Why did he buy flowers? In order to apologize to his girlfriend. Why did we go to the concert? To see our favorite band. These infinitive phrases are modifying the main verbs, so they are acting like adverbs.
No matter their function, infinitive phrases will always include an infinitive plus its complements and modifiers.
How Do I Identify an Infinitive Phrase?
An easy way to identify an infinitive phrase is to look for the "to" and see if it’s part of an infinitive verb. Then you’ll look for all the complements and modifiers. But it’s not always that straightforward.
Sometimes an infinitive phrase won’t start with an infinitive like "to play" or "to go." It’s also easy to confuse infinitive phrases with prepositional phrases and adverbial phrases.
Let’s dive into some exceptions to the rule so you can learn how to identify the infinitive phrase in a sentence.
Can an Infinitive Phrase Have a Split Infinitive?
Split infinitives occur when words appear between "to" and the verb. You might remember the quote from Star Trek, "to boldly go where no one has gone before." The adverb "boldly" appears between "to" and "go." This is an example of a split infinitive.
Split infinitives are one of those language features that are technically incorrect but are also perfectly acceptable in most situations. Sometimes an infinitive phrase only makes sense with a split infinitive!
Infinitive phrases can have split infinitives. Each of the infinitive phrase examples below features a split infinitive:
- I need you to quickly respond to this email.
- We need to greatly reduce our spending next month.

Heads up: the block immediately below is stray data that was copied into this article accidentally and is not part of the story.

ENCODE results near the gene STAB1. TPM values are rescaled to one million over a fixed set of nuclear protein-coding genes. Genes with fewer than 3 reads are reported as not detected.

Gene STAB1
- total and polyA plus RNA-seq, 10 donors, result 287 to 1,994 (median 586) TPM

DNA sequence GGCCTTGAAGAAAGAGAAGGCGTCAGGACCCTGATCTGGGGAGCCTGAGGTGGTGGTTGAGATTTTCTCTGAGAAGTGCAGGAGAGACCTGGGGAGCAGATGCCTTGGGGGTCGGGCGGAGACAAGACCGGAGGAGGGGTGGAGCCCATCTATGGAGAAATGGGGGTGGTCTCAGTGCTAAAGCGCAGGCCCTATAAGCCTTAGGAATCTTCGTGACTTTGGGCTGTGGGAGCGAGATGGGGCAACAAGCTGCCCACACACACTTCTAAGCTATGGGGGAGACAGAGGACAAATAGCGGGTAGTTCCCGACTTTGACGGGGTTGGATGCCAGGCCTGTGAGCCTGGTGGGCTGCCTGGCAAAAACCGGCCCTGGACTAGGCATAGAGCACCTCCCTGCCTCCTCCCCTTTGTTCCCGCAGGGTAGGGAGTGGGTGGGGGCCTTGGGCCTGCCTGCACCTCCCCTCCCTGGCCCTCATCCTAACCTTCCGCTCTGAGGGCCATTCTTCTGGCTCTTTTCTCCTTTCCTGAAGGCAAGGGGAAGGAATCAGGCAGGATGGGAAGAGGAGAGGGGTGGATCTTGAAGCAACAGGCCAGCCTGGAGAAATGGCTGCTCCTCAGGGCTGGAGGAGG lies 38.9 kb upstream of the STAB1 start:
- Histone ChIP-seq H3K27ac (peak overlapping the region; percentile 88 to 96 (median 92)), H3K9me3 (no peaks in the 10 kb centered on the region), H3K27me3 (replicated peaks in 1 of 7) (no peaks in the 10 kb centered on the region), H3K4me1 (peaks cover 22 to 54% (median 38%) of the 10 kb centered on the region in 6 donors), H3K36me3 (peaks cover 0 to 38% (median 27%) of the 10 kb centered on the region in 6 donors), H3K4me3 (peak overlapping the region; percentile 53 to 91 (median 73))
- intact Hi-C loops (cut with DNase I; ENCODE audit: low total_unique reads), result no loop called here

- The presentation needs to succinctly explain our metrics and goals.
Split infinitives aren’t bad and they can make your infinitive phrases clearer. Try to avoid them in technical writing, but they are acceptable in less formal situations.
Do Infinitive Phrases Always Start with "To"?
Looking for "to" is an easy way to identify an infinitive phrase, but sometimes it’s not there! A bare infinitive is an infinitive without "to." It appears after certain special verbs.
A bare infinitive might follow a modal verb, or helping verb. These include verbs such as may, might, could, can, will, and would. Here are a couple of examples:
- We might eat pizza for dinner.
- I can sleep late tomorrow!
A bare infinitive might also come after certain words that are followed by a direct object.
These special verbs include hear, feel, see, watch, let, help, and make.
The pattern followed by these phrases is: special verb + direct object + infinitive phrase.
This is what it looks like in a sentence:
- They let their son stay home alone.
- We watched the team win their first championship.
In the first sentence, the special verb is "let" and the direct object is "their son." The infinitive phrase has the bare infinitive "stay." The second sentence follows the same pattern. The special verb is "watched," the direct object is "the team," and the bare infinitive is "win."
What’s the Difference Between an Infinitive Phrase and a Prepositional Phrase?
Sometimes a phrase starts with "to" but isn’t an infinitive phrase! Prepositional phrases can start with "to" because it’s a preposition. Here’s an example of a prepositional phrase beginning with "to":
- I went to the store.
How do you know if something is an infinitive phrase or a prepositional phrase? Prepositional phrases do not contain verbs. Look at the words following "to." Is there a verb? If so, you’ve found an infinitive phrase. If not, it’s a prepositional phrase.
What Are Some Examples of Infinitive Phrases?
Let’s look at a few more examples of infinitive phrases.
- He called to say he was sorry.
- We felt the raindrops fall on our heads.
- Juan wants to propose to Jane soon.
- She said to clean the kitchen first.
- To fly a plane was on his bucket list.
Just remember, like any other grammatical construction, infinitive phrases can add variety to your sentence structure.
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Infinitive phrases are useful because they have so many functions and can enhance sentences in several ways. Now you can identify infinitive phrases in your own writing.